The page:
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Padding Creates A

Padding Creates A "blind Spot"! Examine Those Blind Spots!

Image Recognition

3 main points
✔️ Demonstrate how padding generates CNN artifacts (blind spots) 
✔️ Identify that uneven application of 0-padding is a solvable source of bias 
✔️ Padding is linked to CNN's foveation behavior

Mind the Pad -- CNNs can Develop Blind Spots
written by Bilal AlsallakhNarine KokhlikyanVivek MiglaniJun YuanOrion Reblitz-Richardson
(Submitted on 5 Oct 2020)

Comments: Accepted at ICLR2021
Subjects: Computer Vision and Pattern Recognition (cs.CV); Artificial Intelligence (cs.AI); Machine Learning (stat.ML)
Official Code COMM Code


Convolutional neural networks (CNNs) have become state-of-the-art feature extractors for a variety of machine learning tasks. Much work has focused on understanding the feature maps that CNN computes on input, but little attention has been paid to the spatial distribution within the feature maps. The reason for the authors' interest in this point was triggered by a mysterious case of signal detector failure. What it means is that within one frame of an on-board camera sequence, a small but visible traffic light can be detected. But in the next frame, it fails to detect the same traffic light.

It's funny. We should have been able to detect the traffic lights with high accuracy, but after only one frame, we can't. The only difference is that in the input image, the car is moving forward and so the traffic lights are shifted slightly in the vertical direction. The only difference is that in the input image, the only difference is that the signal is slightly shifted vertically because the car is moving forward. You hear a lot about CNN being invariant. Nonetheless, this research has begun because it is disconcerting that there are cases where only a slight shift makes it impossible to detect.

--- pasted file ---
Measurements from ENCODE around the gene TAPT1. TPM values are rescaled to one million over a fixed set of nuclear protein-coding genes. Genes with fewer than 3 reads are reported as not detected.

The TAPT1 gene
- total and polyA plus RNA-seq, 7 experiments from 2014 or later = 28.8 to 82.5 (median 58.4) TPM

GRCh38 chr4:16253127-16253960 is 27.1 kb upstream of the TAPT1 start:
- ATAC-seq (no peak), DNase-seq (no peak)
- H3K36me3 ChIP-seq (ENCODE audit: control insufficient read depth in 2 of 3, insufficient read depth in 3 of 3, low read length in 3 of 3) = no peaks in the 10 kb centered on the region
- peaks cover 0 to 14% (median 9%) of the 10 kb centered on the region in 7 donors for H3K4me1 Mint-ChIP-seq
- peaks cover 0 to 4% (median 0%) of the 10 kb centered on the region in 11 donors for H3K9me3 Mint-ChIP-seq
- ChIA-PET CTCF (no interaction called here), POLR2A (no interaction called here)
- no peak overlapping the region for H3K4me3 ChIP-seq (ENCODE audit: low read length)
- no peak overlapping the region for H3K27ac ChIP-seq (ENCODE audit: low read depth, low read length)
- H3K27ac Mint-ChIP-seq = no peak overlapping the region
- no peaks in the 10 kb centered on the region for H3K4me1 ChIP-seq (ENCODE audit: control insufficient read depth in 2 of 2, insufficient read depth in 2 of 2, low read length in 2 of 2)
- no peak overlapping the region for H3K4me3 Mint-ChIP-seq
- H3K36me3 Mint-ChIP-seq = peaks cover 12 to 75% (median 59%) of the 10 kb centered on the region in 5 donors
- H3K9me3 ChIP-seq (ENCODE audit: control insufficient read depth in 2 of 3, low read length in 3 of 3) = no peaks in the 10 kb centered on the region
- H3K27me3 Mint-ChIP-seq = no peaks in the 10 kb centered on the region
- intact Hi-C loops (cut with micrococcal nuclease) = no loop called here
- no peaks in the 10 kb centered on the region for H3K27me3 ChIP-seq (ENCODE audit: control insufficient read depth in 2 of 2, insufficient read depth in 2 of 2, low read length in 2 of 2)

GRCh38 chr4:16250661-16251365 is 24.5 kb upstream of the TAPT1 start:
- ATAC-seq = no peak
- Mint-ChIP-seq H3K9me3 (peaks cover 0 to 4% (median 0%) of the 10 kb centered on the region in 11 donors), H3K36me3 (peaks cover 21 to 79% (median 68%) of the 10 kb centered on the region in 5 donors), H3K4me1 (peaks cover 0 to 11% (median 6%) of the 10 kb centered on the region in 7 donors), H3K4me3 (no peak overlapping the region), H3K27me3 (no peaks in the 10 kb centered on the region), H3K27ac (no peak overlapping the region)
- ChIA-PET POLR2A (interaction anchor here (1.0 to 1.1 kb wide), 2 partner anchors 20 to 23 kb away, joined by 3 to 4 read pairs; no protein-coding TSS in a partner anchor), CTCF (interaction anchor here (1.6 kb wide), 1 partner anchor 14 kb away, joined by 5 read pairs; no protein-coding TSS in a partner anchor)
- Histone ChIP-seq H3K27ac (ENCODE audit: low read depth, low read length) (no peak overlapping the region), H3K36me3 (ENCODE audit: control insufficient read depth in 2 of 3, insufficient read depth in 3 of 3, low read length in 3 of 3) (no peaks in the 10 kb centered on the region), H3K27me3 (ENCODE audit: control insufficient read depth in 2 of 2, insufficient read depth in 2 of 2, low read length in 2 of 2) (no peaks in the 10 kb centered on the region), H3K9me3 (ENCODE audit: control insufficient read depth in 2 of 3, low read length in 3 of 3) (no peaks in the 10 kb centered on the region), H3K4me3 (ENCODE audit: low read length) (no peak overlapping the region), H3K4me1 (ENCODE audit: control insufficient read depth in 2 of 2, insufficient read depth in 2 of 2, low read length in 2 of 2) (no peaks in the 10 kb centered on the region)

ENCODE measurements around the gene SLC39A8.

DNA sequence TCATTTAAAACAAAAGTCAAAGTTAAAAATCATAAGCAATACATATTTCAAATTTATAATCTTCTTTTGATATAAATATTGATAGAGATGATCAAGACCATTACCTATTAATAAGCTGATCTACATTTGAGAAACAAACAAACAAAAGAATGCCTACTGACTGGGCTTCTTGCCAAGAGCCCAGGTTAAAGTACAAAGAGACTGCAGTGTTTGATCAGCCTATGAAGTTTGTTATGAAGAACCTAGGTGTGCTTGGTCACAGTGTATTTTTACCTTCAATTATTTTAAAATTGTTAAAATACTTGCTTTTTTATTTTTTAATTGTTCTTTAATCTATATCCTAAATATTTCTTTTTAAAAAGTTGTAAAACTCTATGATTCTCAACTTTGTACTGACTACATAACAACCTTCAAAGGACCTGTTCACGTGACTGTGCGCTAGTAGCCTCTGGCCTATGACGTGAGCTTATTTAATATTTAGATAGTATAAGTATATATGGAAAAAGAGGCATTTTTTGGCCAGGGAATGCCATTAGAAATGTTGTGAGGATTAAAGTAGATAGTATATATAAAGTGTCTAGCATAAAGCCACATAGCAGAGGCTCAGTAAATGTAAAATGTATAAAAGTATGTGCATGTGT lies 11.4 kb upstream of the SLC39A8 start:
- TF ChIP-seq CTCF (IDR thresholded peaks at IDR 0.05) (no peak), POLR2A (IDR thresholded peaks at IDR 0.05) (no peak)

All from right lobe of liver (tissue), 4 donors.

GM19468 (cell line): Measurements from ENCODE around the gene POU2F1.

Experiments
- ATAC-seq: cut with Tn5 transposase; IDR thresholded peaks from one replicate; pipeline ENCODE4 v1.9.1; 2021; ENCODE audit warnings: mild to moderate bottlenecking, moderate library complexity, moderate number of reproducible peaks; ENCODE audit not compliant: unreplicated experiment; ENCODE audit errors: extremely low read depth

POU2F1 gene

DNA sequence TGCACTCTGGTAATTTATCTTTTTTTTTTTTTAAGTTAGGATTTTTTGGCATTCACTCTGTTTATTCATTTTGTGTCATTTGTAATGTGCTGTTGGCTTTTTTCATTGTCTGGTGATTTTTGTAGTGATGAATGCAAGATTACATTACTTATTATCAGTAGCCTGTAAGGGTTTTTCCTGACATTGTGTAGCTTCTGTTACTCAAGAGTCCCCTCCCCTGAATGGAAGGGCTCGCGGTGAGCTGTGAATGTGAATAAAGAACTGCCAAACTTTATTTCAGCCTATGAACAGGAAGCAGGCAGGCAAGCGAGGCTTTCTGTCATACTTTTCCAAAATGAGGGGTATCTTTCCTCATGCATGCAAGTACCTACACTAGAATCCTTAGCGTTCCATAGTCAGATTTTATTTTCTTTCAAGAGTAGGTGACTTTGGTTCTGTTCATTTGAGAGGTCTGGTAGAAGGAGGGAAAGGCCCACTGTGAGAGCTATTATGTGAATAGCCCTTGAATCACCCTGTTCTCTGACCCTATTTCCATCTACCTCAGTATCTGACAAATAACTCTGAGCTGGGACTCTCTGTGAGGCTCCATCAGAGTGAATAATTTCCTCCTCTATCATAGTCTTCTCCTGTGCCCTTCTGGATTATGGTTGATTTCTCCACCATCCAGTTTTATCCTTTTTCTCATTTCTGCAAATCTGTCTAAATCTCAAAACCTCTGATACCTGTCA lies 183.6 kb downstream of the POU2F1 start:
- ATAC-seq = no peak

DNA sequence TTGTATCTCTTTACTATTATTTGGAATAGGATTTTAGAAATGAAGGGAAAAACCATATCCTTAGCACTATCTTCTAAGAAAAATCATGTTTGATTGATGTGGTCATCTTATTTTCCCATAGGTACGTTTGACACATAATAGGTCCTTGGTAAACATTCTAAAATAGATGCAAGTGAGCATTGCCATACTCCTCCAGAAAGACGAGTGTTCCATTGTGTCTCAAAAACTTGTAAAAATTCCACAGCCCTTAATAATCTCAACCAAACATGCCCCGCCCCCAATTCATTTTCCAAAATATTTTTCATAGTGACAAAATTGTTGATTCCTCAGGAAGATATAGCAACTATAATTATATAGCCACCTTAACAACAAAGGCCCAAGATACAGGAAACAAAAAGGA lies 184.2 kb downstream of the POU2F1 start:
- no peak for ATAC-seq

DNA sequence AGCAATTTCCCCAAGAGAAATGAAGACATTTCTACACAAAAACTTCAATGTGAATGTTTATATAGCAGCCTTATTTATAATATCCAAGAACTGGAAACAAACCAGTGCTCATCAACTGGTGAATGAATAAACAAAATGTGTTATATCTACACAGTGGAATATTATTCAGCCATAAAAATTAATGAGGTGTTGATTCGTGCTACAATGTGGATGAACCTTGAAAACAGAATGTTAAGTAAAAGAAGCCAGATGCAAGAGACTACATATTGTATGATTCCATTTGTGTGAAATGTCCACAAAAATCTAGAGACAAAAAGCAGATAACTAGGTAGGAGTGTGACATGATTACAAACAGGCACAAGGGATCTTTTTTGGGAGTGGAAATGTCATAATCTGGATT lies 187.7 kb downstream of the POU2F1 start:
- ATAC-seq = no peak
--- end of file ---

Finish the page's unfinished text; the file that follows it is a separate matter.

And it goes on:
In conclusion, the authors attributed this to the presence of an artifact that was not a consistent feature when analyzing the spatial distribution of feature map activations (incidentally, many imaging researchers have probably seen this artifact before). In this study, we examine the causes and effects of these artifacts.

The contributions of this study are as follows

  • Demonstrate how padding generates CNN artifacts
  • Examine the impact of these artifacts on the task
  • Identify the uneven application of 0-padding as a resolvable source of bias
  • Padding is linked to CNN's foveation behavior

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